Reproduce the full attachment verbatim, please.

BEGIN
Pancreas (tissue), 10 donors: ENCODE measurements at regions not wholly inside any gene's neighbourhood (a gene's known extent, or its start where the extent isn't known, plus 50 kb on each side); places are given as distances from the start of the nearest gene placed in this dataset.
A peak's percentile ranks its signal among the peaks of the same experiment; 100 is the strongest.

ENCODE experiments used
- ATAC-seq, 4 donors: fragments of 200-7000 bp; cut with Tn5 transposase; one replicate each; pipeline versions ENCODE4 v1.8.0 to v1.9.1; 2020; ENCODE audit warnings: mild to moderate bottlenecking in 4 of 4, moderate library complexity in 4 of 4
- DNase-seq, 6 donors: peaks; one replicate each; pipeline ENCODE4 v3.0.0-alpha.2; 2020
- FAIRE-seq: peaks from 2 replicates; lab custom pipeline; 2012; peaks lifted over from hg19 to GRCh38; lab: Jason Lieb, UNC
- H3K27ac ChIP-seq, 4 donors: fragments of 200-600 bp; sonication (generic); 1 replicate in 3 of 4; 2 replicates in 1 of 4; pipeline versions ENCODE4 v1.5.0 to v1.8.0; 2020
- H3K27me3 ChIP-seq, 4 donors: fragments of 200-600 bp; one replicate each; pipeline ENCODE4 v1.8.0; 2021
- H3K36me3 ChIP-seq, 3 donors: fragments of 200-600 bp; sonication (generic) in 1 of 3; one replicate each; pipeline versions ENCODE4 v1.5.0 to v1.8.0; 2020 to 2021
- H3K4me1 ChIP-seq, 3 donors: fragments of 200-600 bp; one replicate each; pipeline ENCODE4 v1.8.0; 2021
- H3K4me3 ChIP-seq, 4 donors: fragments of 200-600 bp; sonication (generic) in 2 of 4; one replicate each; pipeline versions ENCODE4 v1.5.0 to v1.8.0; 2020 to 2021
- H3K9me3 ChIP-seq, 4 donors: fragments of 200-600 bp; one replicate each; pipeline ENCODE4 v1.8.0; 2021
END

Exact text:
Pancreas (tissue), 10 donors: ENCODE measurements at regions not wholly inside any gene's neighbourhood (a gene's known extent, or its start where the extent isn't known, plus 50 kb on each side); places are given as distances from the start of the nearest gene placed in this dataset.
A peak's percentile ranks its signal among the peaks of the same experiment; 100 is the strongest.

ENCODE experiments used
- ATAC-seq, 4 donors: fragments of 200-7000 bp; cut with Tn5 transposase; one replicate each; pipeline versions ENCODE4 v1.8.0 to v1.9.1; 2020; ENCODE audit warnings: mild to moderate bottlenecking in 4 of 4, moderate library complexity in 4 of 4
- DNase-seq, 6 donors: peaks; one replicate each; pipeline ENCODE4 v3.0.0-alpha.2; 2020
- FAIRE-seq: peaks from 2 replicates; lab custom pipeline; 2012; peaks lifted over from hg19 to GRCh38; lab: Jason Lieb, UNC
- H3K27ac ChIP-seq, 4 donors: fragments of 200-600 bp; sonication (generic); 1 replicate in 3 of 4; 2 replicates in 1 of 4; pipeline versions ENCODE4 v1.5.0 to v1.8.0; 2020
- H3K27me3 ChIP-seq, 4 donors: fragments of 200-600 bp; one replicate each; pipeline ENCODE4 v1.8.0; 2021
- H3K36me3 ChIP-seq, 3 donors: fragments of 200-600 bp; sonication (generic) in 1 of 3; one replicate each; pipeline versions ENCODE4 v1.5.0 to v1.8.0; 2020 to 2021
- H3K4me1 ChIP-seq, 3 donors: fragments of 200-600 bp; one replicate each; pipeline ENCODE4 v1.8.0; 2021
- H3K4me3 ChIP-seq, 4 donors: fragments of 200-600 bp; sonication (generic) in 2 of 4; one replicate each; pipeline versions ENCODE4 v1.5.0 to v1.8.0; 2020 to 2021
- H3K9me3 ChIP-seq, 4 donors: fragments of 200-600 bp; one replicate each; pipeline ENCODE4 v1.8.0; 2021